Posts Tagged With: 5-shaft satin

Weave Sample: Damask (5-shaft Satin)

Oh look, I’m weaving my samples out of order. This is damask on a 5-shaft satin, which is the most common type of damask from the 15th century onwards1.


5-shaft satin damask

[1] Pattern and Loom, by John Becker

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Weave Sample: Sateen

Satin has a similar binding to a warp-faced twill, except that the pattern unit is at least five and the binding is spaced in such a way as to avoid a regular pattern (such as the diagonal pattern in twill).

Satin is commonly associated with silk, as the long floats are ideal for showing off this fibre. There are examples of mixed-fibre satin as well. The Clare Chasuble (late 13th century England) was made from satin with a silk warp and a cotton weft, most likely imported from Iran.
In the late 15th century the Italians were weaving ‘satin de Bruges’ which had a silk warp and a wool or linen weft.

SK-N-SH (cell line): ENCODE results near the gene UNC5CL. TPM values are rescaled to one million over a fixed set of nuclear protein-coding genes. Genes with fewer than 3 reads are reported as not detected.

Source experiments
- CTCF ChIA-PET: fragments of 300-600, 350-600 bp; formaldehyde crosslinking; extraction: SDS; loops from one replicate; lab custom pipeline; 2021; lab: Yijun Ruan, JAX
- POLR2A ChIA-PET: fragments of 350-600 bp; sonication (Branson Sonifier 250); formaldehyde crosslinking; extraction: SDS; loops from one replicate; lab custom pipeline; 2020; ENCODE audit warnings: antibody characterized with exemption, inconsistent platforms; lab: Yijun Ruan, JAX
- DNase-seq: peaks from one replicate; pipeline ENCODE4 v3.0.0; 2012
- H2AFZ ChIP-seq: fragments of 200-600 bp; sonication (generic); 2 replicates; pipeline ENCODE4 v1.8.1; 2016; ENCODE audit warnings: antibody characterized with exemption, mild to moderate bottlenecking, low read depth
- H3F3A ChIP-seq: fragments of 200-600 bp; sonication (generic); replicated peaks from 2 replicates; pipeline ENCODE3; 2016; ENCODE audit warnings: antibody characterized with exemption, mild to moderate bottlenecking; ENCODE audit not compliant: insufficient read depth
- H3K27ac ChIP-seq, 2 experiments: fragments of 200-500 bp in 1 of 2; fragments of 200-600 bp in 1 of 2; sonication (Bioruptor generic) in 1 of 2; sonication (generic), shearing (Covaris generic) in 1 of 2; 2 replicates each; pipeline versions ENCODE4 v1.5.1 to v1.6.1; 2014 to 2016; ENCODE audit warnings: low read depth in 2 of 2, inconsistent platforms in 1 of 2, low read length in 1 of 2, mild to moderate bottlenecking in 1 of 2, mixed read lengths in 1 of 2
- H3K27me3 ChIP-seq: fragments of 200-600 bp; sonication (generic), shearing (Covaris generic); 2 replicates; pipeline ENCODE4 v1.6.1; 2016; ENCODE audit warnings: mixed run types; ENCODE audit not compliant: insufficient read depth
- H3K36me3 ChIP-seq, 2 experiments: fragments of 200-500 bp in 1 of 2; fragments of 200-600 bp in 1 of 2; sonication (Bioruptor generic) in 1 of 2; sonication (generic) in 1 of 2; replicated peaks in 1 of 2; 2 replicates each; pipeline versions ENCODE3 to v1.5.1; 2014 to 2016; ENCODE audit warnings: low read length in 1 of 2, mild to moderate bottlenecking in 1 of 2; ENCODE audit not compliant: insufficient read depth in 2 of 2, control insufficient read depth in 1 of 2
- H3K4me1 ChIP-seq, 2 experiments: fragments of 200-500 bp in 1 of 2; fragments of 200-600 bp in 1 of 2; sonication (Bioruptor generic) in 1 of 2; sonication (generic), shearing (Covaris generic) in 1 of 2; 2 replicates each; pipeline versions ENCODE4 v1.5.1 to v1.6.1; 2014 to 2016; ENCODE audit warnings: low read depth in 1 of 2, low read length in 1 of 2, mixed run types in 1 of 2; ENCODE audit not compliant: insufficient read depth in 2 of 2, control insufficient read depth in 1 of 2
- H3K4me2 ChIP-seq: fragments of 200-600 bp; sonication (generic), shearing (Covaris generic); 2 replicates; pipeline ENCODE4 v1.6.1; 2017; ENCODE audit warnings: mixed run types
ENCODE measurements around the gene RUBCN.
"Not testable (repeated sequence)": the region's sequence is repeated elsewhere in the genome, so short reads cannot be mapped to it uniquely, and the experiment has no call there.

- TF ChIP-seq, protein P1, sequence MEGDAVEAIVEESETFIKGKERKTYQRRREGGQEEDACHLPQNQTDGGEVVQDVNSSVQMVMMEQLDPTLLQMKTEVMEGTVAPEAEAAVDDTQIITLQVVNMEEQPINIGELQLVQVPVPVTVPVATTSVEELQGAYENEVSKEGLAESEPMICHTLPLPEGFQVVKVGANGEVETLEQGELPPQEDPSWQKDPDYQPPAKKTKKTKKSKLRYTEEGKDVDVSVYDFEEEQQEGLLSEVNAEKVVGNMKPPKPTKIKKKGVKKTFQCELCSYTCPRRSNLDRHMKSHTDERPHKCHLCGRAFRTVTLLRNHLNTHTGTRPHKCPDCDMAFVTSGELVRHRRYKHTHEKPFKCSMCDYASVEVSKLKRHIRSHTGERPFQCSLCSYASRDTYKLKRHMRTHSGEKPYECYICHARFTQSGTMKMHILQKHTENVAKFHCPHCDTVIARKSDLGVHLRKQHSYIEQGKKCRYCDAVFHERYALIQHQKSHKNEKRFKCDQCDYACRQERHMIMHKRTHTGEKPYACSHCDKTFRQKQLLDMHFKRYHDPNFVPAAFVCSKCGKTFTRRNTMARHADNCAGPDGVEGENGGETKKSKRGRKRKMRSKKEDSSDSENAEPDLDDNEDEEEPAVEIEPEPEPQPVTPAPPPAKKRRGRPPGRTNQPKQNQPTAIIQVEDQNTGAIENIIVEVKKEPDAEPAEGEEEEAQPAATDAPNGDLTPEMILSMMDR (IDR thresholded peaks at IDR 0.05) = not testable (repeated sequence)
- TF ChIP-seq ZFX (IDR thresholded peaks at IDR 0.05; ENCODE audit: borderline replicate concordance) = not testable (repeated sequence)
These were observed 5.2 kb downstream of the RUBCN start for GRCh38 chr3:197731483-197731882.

5 shaft sateen


5 shaft sateen (reverse)

*Note: Sateen is generally used to describe a weft-faced satin but has been used to mean other things (such as a satin made from cotton), so this term should be understood in context when reading.

When and where can this textile be found?

  • Satin weave was developed in China, and the earliest examples can be found there dating to the 8th century.
  • Introduced to England no later than the last quarter of the 13th century. [1]

[1] Textiles and Clothing, C.1150-c.1450 by Elisabeth Crowfoot, Frances Pritchard, Kay Staniland

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